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Fringe benefits tax

FBT and the Christmas party

Exemption negates deduction | Where do taxis stand?  Quick tax guide

Apart from giving businesses a chance to thank their employees for a job well done over a difficult year, end of year Christmas celebrations are also of course a chance to get everyone together for some fun and socialising. But while you should feel free to pop a champagne cork or three for employees, make sure that you don't get the tax hangover.

As with any benefit that a business provides to staff that is outside the safe definition of 'salary', the question of whether it is a fringe benefit (and therefore taxable) or not will need to be addressed.

Not that the taxman doesn't know how to have fun. The Tax Office may be prudent, but there is still some wriggle room to let your hair down. Christmas-time entertainment up to the value of $300 for each employee is generally exempt from FBT. So throwing a party where the cost per head is less than $300 should escape the tax. This should also be the case where an employee's spouse attends the function.

The Tax Office has stated that there are no different FBT rules that apply to Christmas entertainment, and says that they are part of the general FBT rules and come under the 'minor benefits' umbrella. This allows a $300 limit to 'incidental' benefits (that are not provided regularly) to be FBT free.

There seems to be, however, a Santa-inspired tweak to how the rule is applied, as the minor benefits threshold of $300 applies to each benefit provided, not to a total value of 'associated benefits', which used to be the case.

So if, as a generous employer, you also give a gift to everyone, the party and the gift are considered separately for FBT. If each is less than $300, they are both generally FBT free.

Note that there are three different ways in which entertainment may be treated for FBT purposes; two of these alternatives are the '50/50 split method' and the '12 week register method', and where they are adopted, the treatment of Christmas party expenditure will be different to what is described above.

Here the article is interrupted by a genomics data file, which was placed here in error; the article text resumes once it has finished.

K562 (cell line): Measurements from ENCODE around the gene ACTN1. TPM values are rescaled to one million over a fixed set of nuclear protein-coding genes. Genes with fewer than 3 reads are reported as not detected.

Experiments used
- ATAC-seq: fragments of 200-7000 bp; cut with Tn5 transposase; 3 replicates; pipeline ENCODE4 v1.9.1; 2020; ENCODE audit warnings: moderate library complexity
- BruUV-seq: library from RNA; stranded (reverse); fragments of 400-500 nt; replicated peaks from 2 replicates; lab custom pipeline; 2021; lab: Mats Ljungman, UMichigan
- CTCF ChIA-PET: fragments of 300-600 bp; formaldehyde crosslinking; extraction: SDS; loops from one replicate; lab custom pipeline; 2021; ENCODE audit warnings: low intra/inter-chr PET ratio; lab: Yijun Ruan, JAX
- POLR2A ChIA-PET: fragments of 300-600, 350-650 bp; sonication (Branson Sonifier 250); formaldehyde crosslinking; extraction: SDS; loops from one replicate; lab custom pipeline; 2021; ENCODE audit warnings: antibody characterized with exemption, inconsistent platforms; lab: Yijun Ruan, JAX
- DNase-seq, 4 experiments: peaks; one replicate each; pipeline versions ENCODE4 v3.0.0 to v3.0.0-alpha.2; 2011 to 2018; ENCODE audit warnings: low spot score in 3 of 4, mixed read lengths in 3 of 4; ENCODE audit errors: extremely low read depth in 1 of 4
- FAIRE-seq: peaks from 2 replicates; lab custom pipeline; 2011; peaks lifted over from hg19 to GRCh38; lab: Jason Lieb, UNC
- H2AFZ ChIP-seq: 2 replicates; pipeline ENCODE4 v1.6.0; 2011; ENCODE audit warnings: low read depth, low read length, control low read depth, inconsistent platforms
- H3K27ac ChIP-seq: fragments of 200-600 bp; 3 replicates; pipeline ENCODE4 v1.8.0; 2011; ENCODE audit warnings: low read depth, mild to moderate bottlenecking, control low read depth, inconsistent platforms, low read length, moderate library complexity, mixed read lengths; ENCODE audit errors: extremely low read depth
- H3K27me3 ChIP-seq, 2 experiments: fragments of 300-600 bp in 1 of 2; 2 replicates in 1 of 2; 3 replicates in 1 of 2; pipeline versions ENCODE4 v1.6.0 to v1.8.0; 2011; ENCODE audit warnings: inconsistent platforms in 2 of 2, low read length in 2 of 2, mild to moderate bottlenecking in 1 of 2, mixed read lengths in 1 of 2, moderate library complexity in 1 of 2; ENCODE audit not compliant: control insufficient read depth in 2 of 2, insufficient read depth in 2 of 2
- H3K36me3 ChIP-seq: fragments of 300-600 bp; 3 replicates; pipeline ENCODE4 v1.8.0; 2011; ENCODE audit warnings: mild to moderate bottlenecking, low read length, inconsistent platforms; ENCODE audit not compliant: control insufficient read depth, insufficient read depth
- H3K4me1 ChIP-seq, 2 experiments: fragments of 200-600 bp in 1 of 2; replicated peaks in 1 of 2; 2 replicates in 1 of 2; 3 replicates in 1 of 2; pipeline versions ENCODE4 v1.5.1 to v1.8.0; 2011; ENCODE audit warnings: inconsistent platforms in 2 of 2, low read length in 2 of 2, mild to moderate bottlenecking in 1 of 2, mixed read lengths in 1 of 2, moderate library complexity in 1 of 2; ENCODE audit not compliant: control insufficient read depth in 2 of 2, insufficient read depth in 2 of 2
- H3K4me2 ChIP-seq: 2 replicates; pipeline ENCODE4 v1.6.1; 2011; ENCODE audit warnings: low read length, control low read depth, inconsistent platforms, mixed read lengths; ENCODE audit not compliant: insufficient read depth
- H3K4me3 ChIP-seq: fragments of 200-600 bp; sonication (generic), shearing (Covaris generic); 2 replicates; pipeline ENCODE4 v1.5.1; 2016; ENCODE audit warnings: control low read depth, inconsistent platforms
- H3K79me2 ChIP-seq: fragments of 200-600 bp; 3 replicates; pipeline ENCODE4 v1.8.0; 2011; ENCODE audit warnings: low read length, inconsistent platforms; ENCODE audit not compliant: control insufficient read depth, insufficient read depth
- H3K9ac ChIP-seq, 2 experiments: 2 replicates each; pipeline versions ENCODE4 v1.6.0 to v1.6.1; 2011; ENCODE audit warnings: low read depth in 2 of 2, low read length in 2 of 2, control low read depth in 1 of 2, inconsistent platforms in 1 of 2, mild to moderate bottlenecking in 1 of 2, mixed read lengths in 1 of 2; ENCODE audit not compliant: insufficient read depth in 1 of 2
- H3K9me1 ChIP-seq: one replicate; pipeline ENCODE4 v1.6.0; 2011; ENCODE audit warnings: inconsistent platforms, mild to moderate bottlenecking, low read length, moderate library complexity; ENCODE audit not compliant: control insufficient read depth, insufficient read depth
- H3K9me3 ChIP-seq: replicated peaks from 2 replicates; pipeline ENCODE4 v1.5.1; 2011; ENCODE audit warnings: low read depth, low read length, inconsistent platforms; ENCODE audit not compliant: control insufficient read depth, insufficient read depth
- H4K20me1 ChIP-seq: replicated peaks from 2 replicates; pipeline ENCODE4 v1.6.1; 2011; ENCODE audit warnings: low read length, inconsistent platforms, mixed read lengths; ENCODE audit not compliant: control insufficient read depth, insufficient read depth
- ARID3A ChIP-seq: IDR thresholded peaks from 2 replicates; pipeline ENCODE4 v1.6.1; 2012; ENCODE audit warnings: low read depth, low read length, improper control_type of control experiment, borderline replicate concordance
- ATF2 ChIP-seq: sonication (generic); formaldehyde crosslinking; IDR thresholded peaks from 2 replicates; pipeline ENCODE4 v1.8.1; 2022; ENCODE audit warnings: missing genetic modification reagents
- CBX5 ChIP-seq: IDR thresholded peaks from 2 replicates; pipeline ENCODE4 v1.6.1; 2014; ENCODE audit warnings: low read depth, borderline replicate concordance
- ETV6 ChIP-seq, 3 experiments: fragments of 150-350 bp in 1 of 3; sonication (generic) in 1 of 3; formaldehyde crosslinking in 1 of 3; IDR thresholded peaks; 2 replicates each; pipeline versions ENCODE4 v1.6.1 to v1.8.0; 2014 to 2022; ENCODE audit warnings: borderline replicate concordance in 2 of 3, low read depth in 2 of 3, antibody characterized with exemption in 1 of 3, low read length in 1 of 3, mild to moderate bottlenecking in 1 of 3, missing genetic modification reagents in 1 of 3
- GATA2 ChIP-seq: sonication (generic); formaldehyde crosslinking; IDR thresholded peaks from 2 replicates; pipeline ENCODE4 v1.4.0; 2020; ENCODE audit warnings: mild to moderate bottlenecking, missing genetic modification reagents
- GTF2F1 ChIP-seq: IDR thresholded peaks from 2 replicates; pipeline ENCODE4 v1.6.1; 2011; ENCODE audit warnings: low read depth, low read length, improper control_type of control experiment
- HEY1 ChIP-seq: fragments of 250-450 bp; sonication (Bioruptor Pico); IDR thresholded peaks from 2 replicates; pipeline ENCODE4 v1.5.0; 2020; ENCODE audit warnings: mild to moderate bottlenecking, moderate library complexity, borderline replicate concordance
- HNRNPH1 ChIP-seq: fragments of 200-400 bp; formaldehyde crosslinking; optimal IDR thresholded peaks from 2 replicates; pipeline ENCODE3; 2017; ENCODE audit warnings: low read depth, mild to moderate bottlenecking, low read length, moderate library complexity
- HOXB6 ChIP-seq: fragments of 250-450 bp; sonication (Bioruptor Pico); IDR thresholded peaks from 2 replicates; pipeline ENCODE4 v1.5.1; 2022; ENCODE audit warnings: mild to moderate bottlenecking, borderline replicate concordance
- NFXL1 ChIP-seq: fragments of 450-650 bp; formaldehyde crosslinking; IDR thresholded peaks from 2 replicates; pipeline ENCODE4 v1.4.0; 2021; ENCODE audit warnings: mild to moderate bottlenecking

Exemption negates deduction
But remember that if a benefit is exempt from FBT, you cannot claim it as an income tax deduction, nor can you claim any GST credits arising from these 'supplies'.

The safest option FBT-wise would be to hold the Christmas party on the business premises on a working day, as providing the food and drinks will be FBT free, if it's only employees who attend.

If spouses or partners are invited (the law refers to them as 'associates') the cost will still be FBT free if less than $300, and if bona fide clients attend there is no FBT anyway. If the party is held off-premises, at say a restaurant or pub, the $300 limit applies to both employees and associates, subject to the application of the 50/50 split or 12 week register methods referred to above.

Where do taxis stand?
For an employer thinking of paying for this travel option for staff, the important consideration in regard to this will be venue.

If the taxi travel is from home to an entertainment venue (that is not the workplace) and home again, the Tax Office says that this is all part of the fun and that the fare has to be included in the cost-per-head limit, with the total cost being under the $300 minor benefit threshold to escape being taxed. But if the cab drives from home to a function held at the workplace, and/or from the workplace back to home after the festivities, the taxi fare is exempt from FBT.

Some canny business operators have taken the convivial, and tax effective, approach of holding more than one social event over the year. It may not suit every business, but rather than have just one large bash at Christmas, a business may decide to spread the entertainment budget out to, say, an end-of-financial-year function in winter.

Dividing the party purse into two events can reduce the value of the entertainment each employee enjoys below the minor benefits limit of $300, and keeps the FBT liability of an employer to a happy minimum. It should be remembered however that to be a minor benefit it is necessary that the particular benefit (or similar benefits) be provided irregularly and infrequently.

Tax implications to employers – Festive season benefits quick tax guide


Last reviewed 24/6/2015

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